Posted On January 25, 2021

An Age Old Question: What do you think about the End Times?

by | Jan 25, 2021 | Theology

Recently, I took a seminary examination that posed the following question. I thought I would post this question and my response for our readers.

The Question

During Wednesday night supper at church, Bob—one of your top children’s Sunday School teachers—comes up to you all excited: “I’ve been reading the most fantastic book about the rapture and how every Christian is going to disappear from the face of the earth before the Great Tribulation. After that, it says that Christ will return to reign for 1,000 years!” he reports. It becomes clear that Bob has been deeply impressed by this work from the pen of Tim LaHaye. But then he asks pointedly, “What do you think about the End Times?” You consider it carefully and decide this is a teachable moment; you, therefore, resolve to directly answer his question. What do you say?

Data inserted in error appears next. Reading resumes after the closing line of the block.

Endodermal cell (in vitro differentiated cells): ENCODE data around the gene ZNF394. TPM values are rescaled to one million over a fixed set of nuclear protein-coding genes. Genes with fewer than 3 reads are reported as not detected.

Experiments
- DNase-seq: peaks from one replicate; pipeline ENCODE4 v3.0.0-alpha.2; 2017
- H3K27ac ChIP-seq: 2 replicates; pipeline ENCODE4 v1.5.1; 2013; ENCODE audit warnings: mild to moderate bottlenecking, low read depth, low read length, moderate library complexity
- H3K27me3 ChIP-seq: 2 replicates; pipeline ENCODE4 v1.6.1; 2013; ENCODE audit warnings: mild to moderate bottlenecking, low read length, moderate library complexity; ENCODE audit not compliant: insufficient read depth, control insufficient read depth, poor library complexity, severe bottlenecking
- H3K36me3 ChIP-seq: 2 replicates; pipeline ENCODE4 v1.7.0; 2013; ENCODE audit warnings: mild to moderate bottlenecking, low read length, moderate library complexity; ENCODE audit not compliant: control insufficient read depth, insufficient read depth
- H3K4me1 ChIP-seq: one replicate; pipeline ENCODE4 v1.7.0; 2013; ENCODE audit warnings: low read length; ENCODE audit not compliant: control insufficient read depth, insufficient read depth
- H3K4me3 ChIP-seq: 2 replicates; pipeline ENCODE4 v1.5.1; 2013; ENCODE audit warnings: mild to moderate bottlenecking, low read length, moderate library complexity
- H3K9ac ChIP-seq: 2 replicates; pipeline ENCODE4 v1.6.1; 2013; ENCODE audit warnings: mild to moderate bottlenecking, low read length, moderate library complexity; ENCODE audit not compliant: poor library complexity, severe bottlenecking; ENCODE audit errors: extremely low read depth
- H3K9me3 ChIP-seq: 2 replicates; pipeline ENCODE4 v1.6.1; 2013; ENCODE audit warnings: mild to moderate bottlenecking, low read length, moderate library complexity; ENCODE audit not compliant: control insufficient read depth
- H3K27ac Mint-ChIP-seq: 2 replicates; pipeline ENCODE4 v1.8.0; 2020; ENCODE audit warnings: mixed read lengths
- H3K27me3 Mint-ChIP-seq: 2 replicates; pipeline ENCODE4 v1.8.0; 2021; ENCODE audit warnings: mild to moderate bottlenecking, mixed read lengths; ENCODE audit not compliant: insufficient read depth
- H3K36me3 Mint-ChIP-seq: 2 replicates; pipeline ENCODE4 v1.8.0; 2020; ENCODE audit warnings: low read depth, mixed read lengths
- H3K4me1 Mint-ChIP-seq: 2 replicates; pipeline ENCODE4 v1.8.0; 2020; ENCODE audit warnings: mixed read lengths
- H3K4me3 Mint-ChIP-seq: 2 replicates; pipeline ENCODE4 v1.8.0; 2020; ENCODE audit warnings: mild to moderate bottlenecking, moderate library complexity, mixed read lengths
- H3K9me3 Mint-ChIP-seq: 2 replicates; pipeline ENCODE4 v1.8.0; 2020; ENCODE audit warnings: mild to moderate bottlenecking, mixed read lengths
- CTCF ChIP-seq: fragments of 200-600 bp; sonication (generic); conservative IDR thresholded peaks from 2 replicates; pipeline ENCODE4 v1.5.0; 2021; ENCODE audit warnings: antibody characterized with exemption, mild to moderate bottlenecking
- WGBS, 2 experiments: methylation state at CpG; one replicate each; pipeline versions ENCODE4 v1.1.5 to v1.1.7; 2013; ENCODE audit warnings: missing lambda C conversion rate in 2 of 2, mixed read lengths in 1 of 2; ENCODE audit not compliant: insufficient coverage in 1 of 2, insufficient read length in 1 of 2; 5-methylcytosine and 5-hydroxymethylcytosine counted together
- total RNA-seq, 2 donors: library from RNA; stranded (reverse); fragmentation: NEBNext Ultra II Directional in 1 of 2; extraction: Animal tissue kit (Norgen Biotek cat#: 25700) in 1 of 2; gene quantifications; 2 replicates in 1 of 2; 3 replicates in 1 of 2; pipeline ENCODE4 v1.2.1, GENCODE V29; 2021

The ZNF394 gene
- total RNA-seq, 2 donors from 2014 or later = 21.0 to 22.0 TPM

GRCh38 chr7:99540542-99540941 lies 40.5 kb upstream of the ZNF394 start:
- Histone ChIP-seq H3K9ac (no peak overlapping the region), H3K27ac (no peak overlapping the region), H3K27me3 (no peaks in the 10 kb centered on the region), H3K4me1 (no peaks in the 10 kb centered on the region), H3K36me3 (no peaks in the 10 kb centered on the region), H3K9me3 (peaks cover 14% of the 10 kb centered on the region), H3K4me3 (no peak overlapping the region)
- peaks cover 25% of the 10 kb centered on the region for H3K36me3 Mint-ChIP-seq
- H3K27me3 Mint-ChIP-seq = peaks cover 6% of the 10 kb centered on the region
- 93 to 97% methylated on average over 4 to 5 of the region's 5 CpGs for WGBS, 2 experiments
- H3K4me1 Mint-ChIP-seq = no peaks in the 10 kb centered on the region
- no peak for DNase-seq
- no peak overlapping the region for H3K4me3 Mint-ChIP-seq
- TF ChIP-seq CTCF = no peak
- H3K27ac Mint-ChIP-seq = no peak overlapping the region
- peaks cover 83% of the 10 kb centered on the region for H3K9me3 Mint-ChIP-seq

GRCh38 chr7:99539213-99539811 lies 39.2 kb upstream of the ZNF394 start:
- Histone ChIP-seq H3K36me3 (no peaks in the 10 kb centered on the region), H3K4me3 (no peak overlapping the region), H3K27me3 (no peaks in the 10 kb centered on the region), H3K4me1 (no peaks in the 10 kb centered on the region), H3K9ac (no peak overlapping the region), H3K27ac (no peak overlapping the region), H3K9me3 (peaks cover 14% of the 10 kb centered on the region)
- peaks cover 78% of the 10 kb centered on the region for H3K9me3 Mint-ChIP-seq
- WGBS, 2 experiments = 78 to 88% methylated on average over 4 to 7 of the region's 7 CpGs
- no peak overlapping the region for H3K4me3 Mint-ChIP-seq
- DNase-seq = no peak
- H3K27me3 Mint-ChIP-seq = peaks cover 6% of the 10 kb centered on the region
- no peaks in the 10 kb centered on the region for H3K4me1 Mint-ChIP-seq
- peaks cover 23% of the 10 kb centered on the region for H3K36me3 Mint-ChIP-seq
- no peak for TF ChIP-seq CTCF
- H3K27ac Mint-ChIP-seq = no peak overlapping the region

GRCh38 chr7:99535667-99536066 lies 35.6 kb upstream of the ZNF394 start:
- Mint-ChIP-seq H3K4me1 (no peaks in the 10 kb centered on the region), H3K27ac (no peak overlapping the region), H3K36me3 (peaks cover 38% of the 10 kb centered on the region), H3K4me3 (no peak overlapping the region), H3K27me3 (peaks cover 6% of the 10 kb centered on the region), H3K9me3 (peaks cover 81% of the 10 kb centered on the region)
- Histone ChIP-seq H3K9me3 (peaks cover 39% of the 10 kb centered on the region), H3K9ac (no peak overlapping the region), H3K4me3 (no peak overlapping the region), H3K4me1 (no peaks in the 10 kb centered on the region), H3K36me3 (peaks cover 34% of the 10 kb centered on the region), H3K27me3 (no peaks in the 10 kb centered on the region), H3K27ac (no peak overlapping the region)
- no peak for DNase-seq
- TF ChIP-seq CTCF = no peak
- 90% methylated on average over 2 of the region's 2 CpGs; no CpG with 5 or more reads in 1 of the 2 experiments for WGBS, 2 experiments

My Response

Well Bob, first of all, I want you to know that throughout the history of the church there have been various views regarding the End Times that have all been within the bounds of orthodoxy. So what I am saying to you is that genuine Christians have disagreed over this subject. It is not a test of one’s genuineness as to what particular view they hold on the End Times. Good Christians today that I listen to and learn from have differing views regarding this.

With that being said, it must also be said that what we believe about the End Times does matter. It matters first of all because we want to understand the Bible rightly. So, it should be our endeavor to get our eschatology — our study of the end times — right.